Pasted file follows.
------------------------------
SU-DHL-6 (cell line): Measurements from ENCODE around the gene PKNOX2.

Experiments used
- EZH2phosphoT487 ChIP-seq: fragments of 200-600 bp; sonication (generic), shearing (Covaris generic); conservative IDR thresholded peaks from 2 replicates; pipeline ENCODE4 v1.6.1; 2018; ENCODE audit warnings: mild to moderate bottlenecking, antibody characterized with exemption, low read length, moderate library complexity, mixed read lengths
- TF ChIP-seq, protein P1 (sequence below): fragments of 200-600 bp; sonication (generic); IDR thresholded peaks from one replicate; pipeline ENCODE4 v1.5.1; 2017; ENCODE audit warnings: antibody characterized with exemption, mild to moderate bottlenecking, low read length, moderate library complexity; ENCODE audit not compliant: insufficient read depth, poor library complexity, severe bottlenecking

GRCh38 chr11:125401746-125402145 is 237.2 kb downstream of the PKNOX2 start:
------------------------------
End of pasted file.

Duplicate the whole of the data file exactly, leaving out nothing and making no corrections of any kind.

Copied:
SU-DHL-6 (cell line): Measurements from ENCODE around the gene PKNOX2.

Experiments used
- EZH2phosphoT487 ChIP-seq: fragments of 200-600 bp; sonication (generic), shearing (Covaris generic); conservative IDR thresholded peaks from 2 replicates; pipeline ENCODE4 v1.6.1; 2018; ENCODE audit warnings: mild to moderate bottlenecking, antibody characterized with exemption, low read length, moderate library complexity, mixed read lengths
- TF ChIP-seq, protein P1 (sequence below): fragments of 200-600 bp; sonication (generic); IDR thresholded peaks from one replicate; pipeline ENCODE4 v1.5.1; 2017; ENCODE audit warnings: antibody characterized with exemption, mild to moderate bottlenecking, low read length, moderate library complexity; ENCODE audit not compliant: insufficient read depth, poor library complexity, severe bottlenecking

GRCh38 chr11:125401746-125402145 is 237.2 kb downstream of the PKNOX2 start: